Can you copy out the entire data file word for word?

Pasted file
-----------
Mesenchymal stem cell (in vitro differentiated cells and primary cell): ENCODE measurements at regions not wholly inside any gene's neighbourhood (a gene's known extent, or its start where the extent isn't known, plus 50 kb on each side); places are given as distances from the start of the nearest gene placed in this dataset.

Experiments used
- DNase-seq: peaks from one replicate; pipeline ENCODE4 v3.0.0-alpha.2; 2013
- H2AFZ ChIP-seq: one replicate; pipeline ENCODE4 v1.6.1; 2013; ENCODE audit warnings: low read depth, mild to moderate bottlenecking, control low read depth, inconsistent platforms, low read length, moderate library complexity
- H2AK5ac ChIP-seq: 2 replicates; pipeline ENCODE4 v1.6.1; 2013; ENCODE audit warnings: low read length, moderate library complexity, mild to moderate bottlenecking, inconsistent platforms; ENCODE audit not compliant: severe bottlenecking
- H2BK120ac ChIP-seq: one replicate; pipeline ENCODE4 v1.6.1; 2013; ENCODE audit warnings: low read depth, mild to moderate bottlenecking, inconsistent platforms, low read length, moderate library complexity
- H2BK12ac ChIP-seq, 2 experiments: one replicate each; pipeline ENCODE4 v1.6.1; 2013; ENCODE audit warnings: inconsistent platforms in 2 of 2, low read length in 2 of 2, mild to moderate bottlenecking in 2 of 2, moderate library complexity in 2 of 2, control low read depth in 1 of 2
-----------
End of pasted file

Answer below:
Mesenchymal stem cell (in vitro differentiated cells and primary cell): ENCODE measurements at regions not wholly inside any gene's neighbourhood (a gene's known extent, or its start where the extent isn't known, plus 50 kb on each side); places are given as distances from the start of the nearest gene placed in this dataset.

Experiments used
- DNase-seq: peaks from one replicate; pipeline ENCODE4 v3.0.0-alpha.2; 2013
- H2AFZ ChIP-seq: one replicate; pipeline ENCODE4 v1.6.1; 2013; ENCODE audit warnings: low read depth, mild to moderate bottlenecking, control low read depth, inconsistent platforms, low read length, moderate library complexity
- H2AK5ac ChIP-seq: 2 replicates; pipeline ENCODE4 v1.6.1; 2013; ENCODE audit warnings: low read length, moderate library complexity, mild to moderate bottlenecking, inconsistent platforms; ENCODE audit not compliant: severe bottlenecking
- H2BK120ac ChIP-seq: one replicate; pipeline ENCODE4 v1.6.1; 2013; ENCODE audit warnings: low read depth, mild to moderate bottlenecking, inconsistent platforms, low read length, moderate library complexity
- H2BK12ac ChIP-seq, 2 experiments: one replicate each; pipeline ENCODE4 v1.6.1; 2013; ENCODE audit warnings: inconsistent platforms in 2 of 2, low read length in 2 of 2, mild to moderate bottlenecking in 2 of 2, moderate library complexity in 2 of 2, control low read depth in 1 of 2